Vol 27 no.3

West of Broadway: the Rockefeller Foundation and American Theatre in the 1930s

Given its historic role as one of the leading institutions in American philanthropy, perhaps it is not surprising that the Rockefeller Foundation (RF) was among the first American foundations to experiment with arts funding.[1] Better known are the efforts of the Carnegie Corporation of New York, which provided support for arts appreciation in American schools, and above all, the Juilliard Musical Foundation, created after the death of benefactor Augustus Juilliard in 1919.[2] By contrast, the Rockefeller Foundation’s earliest ventures remain largely unknown and have yet to receive any extensive scholarly study. Its first hesitant steps in the arts offer a revealing look at the prevailing attitudes among foundation trustees and staff. Many of these assumptions or biases—especially the fear of providing direct support to individual artists—would create barriers to arts funding for the next half century. The Foundation’s efforts in the 1930s to underwrite a regional theatre movement and its related experiment in offering support directly to individual playwrights also provide an interesting case study in the evaluation of arts philanthropy. Success proved elusive and difficult to measure, if not to define, in this first Rockefeller arts program. Rockefeller insiders regarded these efforts as failures, and scholars have been content either to repeat this judgment or to ignore the entire effort.

Historians have failed to see the full significance for the arts of this Rockefeller program of the late 1930s, perhaps because it began as a simple effort to strengthen university programs in drama. To begin setting this record right, it may first be useful to stake out some broad tentative claims: First, if we exclude the Juilliard Foundation’s very specialized support for the music school of the same name and the Carnegie Corporation’s eclectic educational programs, the Rockefeller Foundation conducted the first sustained program in the performing arts by a major private foundation in the years before the second world war. Moreover, this effort predated the more celebrated work of the Ford Foundation from the mid 1950s until the 1980s and the Rockefeller’s own quite significant work in these same years.[3] A second and more specific historical claim may be ventured: while the RF’s first efforts in the arts produced mixed results at best, the passage of time makes it increasingly clear that the program in drama helped build the foundation for the flourishing non-profit, repertory theatre movement of the postwar period. At the same time, these first efforts also demonstrated the limits of that support, especially when reservations about supporting individual creative artists came into play.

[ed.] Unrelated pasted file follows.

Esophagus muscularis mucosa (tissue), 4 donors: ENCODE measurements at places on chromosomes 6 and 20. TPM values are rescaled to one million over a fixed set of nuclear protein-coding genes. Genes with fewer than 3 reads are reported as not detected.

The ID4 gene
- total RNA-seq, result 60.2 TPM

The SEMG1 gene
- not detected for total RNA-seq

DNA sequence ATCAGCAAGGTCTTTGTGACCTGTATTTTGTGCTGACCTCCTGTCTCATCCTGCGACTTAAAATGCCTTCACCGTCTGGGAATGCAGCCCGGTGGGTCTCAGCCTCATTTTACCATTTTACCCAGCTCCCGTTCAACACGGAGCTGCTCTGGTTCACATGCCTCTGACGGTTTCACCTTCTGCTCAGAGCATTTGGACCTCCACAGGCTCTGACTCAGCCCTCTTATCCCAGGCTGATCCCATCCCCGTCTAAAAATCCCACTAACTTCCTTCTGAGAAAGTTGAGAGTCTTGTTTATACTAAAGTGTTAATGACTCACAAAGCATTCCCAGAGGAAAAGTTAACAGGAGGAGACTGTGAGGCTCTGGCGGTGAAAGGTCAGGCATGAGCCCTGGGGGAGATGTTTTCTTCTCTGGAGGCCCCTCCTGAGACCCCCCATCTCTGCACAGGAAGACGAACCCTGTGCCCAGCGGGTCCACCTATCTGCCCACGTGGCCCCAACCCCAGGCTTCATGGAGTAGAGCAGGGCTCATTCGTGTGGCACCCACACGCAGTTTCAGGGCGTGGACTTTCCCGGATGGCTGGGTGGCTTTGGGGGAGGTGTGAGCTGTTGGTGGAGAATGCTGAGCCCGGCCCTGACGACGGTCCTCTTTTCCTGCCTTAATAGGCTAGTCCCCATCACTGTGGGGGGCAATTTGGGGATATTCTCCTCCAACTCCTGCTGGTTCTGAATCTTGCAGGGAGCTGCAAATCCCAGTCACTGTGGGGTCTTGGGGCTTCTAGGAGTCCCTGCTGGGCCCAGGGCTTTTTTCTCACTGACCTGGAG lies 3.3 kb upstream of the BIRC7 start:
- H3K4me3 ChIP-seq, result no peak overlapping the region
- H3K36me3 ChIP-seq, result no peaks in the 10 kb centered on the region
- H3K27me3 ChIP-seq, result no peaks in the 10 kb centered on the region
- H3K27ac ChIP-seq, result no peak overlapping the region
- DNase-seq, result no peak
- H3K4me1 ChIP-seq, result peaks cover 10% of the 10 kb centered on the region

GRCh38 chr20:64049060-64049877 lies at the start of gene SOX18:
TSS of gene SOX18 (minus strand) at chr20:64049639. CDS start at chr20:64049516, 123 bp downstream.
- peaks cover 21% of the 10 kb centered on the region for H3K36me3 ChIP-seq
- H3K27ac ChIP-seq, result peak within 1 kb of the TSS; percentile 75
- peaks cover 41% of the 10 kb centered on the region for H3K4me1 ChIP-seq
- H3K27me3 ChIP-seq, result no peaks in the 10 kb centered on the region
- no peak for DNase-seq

In the early 1930s Rockefeller Foundation trustees were debating the organization’s basic goals. In the previous decade the Foundation had chosen the advancement of knowledge as its underlying purpose, and support for the humanities became one of its core programs. Soon, however, calls from RF board members for more practical results increased with the country’s worsening depression. While the RF trustees were willing to concede that basic research in economics might not immediately lead to solutions to unemployment and stalled growth, they could see a direct link between the work of social scientists and the country’s most pressing problems. In the humanities, by contrast, evaluation proved difficult and the connection to daily life seemed remote at best. A trustee evaluation of all the Foundation’s programs warned that the humanities were in danger of falling into a trap if they slavishly imitated the natural and social sciences:

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